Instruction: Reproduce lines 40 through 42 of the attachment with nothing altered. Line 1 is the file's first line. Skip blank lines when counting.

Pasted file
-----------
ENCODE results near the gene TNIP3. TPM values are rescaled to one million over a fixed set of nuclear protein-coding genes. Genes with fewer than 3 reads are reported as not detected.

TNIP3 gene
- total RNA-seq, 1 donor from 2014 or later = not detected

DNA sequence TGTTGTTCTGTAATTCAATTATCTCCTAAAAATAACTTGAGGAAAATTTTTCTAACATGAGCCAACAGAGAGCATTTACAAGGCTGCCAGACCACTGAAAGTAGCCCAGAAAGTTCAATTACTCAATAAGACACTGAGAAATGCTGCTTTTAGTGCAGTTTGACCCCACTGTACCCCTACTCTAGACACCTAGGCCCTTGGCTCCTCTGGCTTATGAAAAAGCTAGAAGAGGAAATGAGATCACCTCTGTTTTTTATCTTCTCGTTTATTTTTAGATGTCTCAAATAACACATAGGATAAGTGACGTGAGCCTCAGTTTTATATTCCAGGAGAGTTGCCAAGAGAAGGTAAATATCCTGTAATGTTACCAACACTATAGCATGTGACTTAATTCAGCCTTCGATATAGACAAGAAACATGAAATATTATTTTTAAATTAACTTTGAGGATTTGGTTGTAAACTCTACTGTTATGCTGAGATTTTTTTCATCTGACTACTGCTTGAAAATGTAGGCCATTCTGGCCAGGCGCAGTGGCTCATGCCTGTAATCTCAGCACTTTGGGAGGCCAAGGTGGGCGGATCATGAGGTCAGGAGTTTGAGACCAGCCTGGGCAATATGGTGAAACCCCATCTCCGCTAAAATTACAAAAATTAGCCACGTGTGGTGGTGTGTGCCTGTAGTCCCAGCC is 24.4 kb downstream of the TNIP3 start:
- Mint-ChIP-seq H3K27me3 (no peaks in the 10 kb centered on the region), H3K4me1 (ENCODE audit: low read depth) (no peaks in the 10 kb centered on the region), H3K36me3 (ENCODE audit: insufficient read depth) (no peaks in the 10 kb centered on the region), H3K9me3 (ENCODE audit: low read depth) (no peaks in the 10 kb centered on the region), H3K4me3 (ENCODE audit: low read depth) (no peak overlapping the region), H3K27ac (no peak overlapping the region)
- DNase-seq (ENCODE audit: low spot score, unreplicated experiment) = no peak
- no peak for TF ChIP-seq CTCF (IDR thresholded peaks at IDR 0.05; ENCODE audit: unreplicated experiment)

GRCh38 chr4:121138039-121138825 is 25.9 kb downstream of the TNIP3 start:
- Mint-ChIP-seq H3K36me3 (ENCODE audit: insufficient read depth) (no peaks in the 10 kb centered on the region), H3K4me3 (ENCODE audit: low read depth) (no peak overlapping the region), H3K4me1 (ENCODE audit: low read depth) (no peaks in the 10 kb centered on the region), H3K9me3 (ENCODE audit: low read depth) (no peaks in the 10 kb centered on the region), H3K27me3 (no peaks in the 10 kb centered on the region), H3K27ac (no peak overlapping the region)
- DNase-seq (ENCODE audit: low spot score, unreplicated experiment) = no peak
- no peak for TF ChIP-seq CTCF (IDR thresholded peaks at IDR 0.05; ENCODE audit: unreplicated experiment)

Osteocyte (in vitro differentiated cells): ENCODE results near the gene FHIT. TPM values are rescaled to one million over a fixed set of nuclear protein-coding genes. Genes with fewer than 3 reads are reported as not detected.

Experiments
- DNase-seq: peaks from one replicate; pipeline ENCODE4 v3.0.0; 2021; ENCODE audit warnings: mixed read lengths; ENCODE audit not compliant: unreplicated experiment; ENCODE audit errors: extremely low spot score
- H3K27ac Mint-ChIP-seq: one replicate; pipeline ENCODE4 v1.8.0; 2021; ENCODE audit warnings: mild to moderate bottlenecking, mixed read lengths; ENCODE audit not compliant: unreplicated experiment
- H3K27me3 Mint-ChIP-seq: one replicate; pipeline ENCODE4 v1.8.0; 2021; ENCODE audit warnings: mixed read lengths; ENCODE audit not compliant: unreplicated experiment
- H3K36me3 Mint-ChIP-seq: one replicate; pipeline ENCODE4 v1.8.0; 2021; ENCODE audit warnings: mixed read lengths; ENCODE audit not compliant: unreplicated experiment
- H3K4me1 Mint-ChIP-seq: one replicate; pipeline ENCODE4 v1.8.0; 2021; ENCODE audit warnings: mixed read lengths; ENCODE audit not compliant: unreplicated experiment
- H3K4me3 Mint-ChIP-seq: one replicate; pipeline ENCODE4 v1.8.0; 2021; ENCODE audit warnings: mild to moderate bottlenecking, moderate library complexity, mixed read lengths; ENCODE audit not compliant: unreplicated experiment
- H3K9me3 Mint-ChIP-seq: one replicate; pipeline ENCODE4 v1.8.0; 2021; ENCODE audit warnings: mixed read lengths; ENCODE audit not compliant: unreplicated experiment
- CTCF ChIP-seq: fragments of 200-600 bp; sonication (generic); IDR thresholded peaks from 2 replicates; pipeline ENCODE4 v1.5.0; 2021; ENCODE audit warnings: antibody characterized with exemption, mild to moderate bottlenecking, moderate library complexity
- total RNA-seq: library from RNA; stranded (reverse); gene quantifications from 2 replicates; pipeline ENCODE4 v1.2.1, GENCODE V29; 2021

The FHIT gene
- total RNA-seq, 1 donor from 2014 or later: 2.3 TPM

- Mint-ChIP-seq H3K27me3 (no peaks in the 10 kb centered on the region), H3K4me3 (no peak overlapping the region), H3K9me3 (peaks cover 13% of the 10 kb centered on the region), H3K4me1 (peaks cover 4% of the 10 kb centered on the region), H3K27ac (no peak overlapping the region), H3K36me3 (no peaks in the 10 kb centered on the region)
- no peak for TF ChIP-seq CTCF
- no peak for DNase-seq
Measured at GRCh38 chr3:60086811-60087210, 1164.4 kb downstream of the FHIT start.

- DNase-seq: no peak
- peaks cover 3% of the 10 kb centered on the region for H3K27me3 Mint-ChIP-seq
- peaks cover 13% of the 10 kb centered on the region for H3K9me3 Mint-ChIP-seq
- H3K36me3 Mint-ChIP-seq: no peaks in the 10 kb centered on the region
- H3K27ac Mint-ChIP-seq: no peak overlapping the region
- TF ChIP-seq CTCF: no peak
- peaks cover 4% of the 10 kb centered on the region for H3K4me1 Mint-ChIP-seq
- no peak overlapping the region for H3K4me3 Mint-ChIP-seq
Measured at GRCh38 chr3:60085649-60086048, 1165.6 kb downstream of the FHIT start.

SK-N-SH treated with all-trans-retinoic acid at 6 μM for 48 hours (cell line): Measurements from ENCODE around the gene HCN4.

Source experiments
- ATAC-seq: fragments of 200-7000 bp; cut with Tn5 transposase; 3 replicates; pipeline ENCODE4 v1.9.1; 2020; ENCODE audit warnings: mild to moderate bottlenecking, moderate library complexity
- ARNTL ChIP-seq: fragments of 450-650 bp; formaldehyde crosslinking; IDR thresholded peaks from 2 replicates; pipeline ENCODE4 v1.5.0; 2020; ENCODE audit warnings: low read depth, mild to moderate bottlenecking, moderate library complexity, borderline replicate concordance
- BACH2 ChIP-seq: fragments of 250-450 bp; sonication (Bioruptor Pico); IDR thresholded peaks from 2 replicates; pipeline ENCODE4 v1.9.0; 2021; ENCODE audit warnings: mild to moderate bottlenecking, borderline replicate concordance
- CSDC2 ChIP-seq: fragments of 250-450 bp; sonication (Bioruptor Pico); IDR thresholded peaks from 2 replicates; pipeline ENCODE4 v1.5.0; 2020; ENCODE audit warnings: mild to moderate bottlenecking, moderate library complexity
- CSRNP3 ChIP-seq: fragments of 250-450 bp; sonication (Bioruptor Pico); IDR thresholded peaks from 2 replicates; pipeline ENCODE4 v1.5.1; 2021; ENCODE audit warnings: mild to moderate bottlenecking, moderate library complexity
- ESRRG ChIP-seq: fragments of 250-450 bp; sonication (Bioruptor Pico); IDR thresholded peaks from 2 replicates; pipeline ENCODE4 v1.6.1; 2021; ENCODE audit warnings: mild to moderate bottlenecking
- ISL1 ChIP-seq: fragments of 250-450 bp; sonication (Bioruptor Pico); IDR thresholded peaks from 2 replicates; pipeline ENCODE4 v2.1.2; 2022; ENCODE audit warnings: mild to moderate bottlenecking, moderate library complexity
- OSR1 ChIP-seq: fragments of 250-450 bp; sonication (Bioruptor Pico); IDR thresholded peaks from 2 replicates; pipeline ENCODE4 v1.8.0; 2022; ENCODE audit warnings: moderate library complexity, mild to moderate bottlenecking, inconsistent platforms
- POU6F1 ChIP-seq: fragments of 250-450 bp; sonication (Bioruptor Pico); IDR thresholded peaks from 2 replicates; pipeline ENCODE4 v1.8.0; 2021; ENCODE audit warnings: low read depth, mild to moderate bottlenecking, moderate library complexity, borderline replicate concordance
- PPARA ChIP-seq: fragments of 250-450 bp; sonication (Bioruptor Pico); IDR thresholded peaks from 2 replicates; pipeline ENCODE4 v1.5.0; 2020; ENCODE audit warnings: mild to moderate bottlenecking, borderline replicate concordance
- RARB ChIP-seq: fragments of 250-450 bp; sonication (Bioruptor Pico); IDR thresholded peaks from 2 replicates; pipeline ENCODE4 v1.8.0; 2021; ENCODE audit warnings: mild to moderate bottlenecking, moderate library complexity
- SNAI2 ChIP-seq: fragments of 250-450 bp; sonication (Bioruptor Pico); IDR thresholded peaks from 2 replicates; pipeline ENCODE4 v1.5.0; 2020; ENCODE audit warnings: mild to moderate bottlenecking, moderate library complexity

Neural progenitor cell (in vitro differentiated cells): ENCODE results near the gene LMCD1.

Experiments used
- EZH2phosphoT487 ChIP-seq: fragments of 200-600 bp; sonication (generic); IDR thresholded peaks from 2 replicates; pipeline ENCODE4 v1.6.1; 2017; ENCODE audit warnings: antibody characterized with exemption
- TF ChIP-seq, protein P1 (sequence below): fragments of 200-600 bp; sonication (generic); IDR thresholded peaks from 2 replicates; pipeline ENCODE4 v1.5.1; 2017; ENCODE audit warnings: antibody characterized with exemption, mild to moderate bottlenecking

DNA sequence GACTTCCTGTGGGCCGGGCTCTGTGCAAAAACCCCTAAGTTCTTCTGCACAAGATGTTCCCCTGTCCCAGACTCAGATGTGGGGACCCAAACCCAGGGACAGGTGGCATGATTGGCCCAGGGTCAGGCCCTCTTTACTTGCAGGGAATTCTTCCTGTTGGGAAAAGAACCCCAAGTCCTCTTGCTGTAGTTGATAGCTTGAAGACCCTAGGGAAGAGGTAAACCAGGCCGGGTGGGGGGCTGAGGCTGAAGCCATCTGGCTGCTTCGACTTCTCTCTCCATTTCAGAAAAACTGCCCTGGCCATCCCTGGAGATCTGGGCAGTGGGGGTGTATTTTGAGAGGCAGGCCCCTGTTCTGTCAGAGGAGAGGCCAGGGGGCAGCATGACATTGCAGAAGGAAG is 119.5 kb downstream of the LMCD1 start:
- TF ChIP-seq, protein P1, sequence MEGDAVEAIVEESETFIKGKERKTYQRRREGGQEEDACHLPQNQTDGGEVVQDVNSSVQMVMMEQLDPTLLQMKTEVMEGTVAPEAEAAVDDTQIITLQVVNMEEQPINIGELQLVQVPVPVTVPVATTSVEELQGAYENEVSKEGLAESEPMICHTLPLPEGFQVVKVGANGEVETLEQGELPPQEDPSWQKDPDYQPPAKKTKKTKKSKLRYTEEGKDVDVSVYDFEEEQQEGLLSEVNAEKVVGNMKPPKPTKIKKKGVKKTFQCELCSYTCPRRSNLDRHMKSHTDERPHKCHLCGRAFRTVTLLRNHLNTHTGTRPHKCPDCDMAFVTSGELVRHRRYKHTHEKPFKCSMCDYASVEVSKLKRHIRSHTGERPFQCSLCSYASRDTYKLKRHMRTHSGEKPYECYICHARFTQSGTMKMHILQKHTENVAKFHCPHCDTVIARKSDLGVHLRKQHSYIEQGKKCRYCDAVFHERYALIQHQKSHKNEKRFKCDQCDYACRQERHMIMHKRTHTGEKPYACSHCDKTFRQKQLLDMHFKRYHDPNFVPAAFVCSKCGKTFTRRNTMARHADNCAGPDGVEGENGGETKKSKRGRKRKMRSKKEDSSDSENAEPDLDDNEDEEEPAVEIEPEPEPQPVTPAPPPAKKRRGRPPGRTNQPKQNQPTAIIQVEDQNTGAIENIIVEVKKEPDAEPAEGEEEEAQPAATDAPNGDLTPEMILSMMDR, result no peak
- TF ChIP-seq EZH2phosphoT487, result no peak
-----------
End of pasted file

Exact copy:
- ATAC-seq: fragments of 200-7000 bp; cut with Tn5 transposase; 3 replicates; pipeline ENCODE4 v1.9.1; 2020; ENCODE audit warnings: mild to moderate bottlenecking, moderate library complexity
- ARNTL ChIP-seq: fragments of 450-650 bp; formaldehyde crosslinking; IDR thresholded peaks from 2 replicates; pipeline ENCODE4 v1.5.0; 2020; ENCODE audit warnings: low read depth, mild to moderate bottlenecking, moderate library complexity, borderline replicate concordance
- BACH2 ChIP-seq: fragments of 250-450 bp; sonication (Bioruptor Pico); IDR thresholded peaks from 2 replicates; pipeline ENCODE4 v1.9.0; 2021; ENCODE audit warnings: mild to moderate bottlenecking, borderline replicate concordance